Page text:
Trentham's recorded history stretches back to AD680 and the founding of a nunnery by St Werburgh. It has an entry in the Domesday Book in 1087 and an Augustinian Priory was built on the site of the nunnery in the 1100s. Following its dissolution in the 1500s, it was eventually bought by James Leveson of Wolverhampton.
As the family rose in prominence the house and grounds went through various transformations. In the late 1700s, Capability Brown re-sculpted the surrounding landscape. A marriage to the Countess of Sutherland in 1785 saw George Granville Leveson-Gower gain immense wealth and in 1833 he was created the first Duke of Sutherland. This wealth allowed his son, the 2nd Duke of Sutherland, to invite Sir Charles Barry in the 1830s to plan a grand Italianate mansion and extend the flower gardens, which became famous throughout Europe. But by 1907 the Hall had been completely abandoned by the 4th Duke, and was finally demolished in 1912, although remnants of the former buildings remain.
The gardens, however, were opened to the public in 1910 and over the decades "Trentham Gardens" were transformed into a popular and celebrated venue and visitor destination. Their fortunes have waxed and waned over the intervening years with more changes possible in the future due to recent changes of ownership.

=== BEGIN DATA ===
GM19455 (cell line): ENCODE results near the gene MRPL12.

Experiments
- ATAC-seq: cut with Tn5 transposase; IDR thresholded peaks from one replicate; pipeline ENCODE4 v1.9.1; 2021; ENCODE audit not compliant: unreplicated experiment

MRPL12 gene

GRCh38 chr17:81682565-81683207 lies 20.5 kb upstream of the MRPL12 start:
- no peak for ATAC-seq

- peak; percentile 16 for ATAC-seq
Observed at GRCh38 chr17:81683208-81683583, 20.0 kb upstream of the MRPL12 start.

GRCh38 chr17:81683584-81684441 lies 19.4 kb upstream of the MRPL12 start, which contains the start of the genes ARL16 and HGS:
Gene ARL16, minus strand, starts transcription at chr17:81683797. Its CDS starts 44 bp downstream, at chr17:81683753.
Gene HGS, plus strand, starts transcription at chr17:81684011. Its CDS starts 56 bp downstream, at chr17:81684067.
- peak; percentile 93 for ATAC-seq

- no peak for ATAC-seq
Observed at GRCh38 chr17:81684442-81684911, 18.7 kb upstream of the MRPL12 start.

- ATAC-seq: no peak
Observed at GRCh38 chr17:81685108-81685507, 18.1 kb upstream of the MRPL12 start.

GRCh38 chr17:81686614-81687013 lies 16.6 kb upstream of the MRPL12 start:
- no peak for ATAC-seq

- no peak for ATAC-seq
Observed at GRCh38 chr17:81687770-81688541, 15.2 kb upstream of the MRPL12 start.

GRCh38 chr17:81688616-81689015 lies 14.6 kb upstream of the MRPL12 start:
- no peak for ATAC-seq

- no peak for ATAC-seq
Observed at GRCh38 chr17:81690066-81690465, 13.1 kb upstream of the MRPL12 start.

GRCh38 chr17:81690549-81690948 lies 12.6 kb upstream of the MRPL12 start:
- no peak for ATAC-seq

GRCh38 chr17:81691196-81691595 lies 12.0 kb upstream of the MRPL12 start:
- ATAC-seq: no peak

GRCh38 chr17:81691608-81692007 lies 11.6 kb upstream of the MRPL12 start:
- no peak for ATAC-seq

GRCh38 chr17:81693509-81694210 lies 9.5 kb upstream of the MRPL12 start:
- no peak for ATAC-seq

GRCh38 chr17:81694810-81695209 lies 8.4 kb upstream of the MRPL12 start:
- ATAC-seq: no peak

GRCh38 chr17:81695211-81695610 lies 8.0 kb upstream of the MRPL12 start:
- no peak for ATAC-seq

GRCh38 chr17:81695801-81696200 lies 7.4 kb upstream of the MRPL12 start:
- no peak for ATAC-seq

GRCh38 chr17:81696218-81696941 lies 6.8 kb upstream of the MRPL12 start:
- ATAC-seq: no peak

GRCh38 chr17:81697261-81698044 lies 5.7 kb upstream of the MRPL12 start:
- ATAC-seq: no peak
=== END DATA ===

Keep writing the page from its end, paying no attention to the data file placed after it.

From being a small village mainly serving Trentham Hall and its estate in previous centuries, various residential and, more recently, industrial and retail developments have greatly increased the local population and transformed the local landscape, but there remains a keen interest and nostalgia in Trentham's history and heritage.
In 2014, to mark the centenary of World War One, a small project was initiated to research the WW1 names on the war memorial. The project continued researching and recording information about local families, buildings and events, moving on to WW2, but mainly concentrating on the first half of the 1900s. The findings have been shared through displays, films, videos and community events.
In 2021 to reflect widening interests, the project's name was changed to the Trentham Heritage Project. This website is the first attempt to bring together information about Trentham from various sources. It is still very much work in progress!